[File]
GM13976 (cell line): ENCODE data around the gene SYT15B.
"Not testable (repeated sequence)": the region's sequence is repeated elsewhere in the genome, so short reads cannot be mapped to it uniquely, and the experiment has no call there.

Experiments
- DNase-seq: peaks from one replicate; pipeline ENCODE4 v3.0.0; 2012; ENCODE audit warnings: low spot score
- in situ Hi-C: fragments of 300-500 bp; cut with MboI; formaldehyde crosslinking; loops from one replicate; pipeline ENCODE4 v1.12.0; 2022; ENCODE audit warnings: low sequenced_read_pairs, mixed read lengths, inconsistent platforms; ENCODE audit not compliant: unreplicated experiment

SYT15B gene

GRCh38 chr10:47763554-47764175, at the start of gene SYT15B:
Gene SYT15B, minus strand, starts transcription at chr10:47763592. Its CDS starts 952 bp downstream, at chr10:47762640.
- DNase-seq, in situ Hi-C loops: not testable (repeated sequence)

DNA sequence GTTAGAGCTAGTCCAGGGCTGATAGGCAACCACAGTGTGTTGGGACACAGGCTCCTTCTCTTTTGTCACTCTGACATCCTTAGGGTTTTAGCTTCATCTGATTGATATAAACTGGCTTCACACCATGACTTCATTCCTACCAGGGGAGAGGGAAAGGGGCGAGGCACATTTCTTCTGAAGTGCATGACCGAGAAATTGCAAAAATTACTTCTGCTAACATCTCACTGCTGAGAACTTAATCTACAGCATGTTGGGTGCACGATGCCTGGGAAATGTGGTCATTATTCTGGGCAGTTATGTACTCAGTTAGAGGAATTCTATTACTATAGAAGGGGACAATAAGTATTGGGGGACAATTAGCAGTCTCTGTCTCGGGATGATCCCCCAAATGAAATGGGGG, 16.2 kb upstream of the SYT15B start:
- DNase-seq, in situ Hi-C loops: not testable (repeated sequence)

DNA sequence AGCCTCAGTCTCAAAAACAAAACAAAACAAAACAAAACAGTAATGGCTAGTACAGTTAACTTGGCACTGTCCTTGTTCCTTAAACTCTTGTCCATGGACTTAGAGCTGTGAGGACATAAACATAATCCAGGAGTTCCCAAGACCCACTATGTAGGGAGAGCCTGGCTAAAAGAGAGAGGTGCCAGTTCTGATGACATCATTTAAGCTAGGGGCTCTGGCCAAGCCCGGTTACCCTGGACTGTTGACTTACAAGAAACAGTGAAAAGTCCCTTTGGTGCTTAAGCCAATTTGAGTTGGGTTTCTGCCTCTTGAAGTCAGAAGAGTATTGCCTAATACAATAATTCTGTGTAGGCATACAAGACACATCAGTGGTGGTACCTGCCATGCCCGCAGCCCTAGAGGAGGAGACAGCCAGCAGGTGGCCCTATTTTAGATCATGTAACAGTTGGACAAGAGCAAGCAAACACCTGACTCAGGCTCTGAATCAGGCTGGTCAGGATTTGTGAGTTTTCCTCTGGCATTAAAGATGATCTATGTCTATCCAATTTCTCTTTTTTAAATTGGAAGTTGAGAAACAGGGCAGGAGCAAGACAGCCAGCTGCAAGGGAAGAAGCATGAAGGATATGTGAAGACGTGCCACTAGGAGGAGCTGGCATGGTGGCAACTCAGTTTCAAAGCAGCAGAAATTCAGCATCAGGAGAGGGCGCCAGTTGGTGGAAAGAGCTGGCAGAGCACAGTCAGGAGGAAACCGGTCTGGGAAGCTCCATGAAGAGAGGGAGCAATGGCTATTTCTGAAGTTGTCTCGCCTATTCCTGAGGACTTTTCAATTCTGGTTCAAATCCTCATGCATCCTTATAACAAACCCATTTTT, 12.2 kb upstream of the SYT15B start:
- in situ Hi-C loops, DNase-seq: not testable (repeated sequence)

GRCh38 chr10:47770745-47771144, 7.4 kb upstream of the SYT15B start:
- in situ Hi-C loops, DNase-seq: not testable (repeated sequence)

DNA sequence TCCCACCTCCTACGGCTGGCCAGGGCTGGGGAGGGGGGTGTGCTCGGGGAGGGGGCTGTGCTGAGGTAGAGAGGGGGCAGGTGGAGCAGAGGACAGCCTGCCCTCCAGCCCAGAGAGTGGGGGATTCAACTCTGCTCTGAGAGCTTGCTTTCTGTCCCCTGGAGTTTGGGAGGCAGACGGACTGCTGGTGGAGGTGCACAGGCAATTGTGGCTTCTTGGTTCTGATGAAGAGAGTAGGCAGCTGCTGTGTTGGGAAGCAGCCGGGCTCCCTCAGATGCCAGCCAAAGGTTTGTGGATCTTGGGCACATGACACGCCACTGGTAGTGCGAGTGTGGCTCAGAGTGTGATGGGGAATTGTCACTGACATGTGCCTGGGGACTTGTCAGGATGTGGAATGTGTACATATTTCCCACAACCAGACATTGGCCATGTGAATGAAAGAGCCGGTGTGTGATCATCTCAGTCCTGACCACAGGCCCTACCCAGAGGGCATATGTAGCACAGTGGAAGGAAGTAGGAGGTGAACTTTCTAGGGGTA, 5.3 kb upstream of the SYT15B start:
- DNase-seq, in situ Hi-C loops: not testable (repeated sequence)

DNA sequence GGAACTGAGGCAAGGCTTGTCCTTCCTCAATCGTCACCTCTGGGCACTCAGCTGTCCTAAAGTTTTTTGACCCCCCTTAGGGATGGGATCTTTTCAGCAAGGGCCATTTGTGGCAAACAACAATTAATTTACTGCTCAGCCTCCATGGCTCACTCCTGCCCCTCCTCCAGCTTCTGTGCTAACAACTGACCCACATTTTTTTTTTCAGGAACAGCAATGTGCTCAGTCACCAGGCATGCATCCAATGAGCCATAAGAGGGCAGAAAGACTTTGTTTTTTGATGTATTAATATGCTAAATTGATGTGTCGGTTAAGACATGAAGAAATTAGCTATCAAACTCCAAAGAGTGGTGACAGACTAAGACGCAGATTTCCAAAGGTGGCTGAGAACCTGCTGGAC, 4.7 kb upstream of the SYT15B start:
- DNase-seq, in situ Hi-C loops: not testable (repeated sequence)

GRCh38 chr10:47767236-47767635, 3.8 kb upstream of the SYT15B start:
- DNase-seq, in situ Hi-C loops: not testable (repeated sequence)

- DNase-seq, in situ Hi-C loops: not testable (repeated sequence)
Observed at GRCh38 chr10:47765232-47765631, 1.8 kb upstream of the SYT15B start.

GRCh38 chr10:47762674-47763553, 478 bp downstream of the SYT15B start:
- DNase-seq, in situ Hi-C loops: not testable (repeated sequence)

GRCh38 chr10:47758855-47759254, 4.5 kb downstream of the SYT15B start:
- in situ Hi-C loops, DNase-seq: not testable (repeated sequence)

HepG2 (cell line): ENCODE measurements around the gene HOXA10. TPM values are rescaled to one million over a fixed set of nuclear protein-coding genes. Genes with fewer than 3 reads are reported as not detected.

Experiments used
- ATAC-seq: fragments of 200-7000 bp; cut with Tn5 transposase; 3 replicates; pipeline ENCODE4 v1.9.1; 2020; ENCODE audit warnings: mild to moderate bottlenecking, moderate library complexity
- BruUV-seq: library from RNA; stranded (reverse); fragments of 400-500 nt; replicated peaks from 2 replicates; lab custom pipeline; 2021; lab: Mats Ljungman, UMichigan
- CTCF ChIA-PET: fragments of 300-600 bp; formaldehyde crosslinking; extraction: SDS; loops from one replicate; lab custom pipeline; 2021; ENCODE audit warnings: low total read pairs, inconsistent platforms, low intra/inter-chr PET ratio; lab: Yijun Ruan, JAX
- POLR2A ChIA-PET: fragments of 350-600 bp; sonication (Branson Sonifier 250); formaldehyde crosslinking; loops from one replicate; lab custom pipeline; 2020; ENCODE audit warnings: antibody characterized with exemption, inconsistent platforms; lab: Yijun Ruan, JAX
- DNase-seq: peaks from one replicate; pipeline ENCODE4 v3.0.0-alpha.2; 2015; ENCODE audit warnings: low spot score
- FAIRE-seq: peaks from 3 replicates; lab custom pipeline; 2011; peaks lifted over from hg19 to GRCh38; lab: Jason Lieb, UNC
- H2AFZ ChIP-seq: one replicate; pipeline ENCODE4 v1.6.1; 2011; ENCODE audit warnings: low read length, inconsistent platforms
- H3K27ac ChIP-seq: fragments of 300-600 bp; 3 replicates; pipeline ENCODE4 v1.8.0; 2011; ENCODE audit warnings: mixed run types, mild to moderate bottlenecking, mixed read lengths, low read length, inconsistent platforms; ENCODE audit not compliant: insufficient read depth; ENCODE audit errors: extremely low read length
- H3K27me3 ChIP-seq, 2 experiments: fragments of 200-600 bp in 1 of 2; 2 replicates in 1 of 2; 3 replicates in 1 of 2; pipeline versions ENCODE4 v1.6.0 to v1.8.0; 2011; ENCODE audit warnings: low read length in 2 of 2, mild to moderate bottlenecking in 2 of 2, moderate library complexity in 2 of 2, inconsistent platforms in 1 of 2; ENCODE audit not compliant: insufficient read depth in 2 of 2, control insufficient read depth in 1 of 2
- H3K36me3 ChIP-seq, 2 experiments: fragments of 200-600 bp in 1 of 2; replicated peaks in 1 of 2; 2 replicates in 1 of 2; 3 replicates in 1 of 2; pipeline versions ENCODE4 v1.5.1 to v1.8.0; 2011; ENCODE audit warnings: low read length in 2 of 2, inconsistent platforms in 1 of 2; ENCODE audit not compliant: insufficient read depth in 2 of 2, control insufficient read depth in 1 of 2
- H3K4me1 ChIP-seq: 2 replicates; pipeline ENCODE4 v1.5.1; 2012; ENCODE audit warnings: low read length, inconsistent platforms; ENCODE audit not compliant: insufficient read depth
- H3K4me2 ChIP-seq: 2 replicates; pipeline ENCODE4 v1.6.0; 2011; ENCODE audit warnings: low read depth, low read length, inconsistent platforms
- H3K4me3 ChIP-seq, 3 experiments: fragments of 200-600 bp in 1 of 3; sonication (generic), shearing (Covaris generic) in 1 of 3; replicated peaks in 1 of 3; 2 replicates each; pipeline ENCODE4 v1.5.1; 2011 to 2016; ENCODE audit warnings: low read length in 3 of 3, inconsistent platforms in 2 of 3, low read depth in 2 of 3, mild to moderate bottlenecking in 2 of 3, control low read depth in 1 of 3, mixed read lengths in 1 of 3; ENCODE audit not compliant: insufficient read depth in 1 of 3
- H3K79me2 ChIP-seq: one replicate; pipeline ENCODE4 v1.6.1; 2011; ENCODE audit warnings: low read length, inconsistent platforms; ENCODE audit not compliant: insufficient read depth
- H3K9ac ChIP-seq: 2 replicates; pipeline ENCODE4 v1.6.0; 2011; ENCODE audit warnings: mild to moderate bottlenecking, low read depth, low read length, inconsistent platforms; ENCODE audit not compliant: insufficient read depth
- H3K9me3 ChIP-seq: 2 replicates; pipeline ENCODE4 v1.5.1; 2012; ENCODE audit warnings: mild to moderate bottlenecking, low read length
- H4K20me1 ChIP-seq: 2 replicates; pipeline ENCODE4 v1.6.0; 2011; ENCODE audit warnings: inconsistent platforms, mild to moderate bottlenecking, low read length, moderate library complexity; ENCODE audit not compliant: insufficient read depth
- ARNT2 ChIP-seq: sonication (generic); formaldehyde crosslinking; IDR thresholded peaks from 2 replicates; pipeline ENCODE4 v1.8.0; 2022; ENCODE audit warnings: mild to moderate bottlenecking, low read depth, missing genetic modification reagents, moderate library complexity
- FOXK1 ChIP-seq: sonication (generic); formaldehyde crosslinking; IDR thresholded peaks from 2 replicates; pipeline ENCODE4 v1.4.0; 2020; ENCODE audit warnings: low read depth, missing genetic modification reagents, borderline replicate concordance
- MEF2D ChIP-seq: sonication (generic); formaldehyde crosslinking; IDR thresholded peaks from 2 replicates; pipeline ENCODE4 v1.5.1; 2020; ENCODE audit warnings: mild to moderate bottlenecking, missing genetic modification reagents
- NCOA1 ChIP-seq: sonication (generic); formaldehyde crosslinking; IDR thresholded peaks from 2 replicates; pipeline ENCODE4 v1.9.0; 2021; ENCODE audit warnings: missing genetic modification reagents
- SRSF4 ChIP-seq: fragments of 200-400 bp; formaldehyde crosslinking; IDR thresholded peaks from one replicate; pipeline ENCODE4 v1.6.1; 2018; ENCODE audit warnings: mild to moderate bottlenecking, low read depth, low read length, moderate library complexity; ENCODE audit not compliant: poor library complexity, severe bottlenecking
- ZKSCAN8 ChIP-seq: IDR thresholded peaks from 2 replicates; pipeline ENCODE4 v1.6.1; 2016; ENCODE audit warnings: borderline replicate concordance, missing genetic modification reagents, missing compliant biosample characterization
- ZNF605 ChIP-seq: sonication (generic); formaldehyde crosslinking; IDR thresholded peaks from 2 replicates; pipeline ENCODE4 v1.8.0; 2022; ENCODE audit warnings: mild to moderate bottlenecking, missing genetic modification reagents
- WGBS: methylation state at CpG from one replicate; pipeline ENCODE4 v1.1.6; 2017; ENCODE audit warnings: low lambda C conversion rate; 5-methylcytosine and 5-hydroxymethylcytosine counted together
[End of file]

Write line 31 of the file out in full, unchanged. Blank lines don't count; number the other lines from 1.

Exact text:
- BruUV-seq: library from RNA; stranded (reverse); fragments of 400-500 nt; replicated peaks from 2 replicates; lab custom pipeline; 2021; lab: Mats Ljungman, UMichigan